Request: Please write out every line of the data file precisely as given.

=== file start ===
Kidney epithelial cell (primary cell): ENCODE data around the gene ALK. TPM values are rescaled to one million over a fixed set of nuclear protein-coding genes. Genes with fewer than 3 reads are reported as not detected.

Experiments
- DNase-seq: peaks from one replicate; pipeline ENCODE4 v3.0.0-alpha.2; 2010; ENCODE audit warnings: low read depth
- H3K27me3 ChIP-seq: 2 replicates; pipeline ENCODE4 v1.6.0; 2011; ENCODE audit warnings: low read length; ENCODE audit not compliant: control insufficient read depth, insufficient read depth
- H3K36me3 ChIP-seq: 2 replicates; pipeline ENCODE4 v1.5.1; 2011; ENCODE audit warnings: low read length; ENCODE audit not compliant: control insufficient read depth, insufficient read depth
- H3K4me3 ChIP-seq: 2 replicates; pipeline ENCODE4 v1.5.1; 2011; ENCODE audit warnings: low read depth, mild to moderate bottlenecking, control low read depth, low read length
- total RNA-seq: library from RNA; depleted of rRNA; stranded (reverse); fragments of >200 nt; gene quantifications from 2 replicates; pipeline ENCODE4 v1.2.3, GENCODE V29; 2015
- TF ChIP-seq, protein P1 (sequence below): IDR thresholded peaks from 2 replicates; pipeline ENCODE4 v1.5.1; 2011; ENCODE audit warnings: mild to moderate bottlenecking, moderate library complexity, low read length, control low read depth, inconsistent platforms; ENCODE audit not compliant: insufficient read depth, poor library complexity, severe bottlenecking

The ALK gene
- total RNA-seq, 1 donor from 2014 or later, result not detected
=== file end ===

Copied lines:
Kidney epithelial cell (primary cell): ENCODE data around the gene ALK. TPM values are rescaled to one million over a fixed set of nuclear protein-coding genes. Genes with fewer than 3 reads are reported as not detected.

Experiments
- DNase-seq: peaks from one replicate; pipeline ENCODE4 v3.0.0-alpha.2; 2010; ENCODE audit warnings: low read depth
- H3K27me3 ChIP-seq: 2 replicates; pipeline ENCODE4 v1.6.0; 2011; ENCODE audit warnings: low read length; ENCODE audit not compliant: control insufficient read depth, insufficient read depth
- H3K36me3 ChIP-seq: 2 replicates; pipeline ENCODE4 v1.5.1; 2011; ENCODE audit warnings: low read length; ENCODE audit not compliant: control insufficient read depth, insufficient read depth
- H3K4me3 ChIP-seq: 2 replicates; pipeline ENCODE4 v1.5.1; 2011; ENCODE audit warnings: low read depth, mild to moderate bottlenecking, control low read depth, low read length
- total RNA-seq: library from RNA; depleted of rRNA; stranded (reverse); fragments of >200 nt; gene quantifications from 2 replicates; pipeline ENCODE4 v1.2.3, GENCODE V29; 2015
- TF ChIP-seq, protein P1 (sequence below): IDR thresholded peaks from 2 replicates; pipeline ENCODE4 v1.5.1; 2011; ENCODE audit warnings: mild to moderate bottlenecking, moderate library complexity, low read length, control low read depth, inconsistent platforms; ENCODE audit not compliant: insufficient read depth, poor library complexity, severe bottlenecking

The ALK gene
- total RNA-seq, 1 donor from 2014 or later, result not detected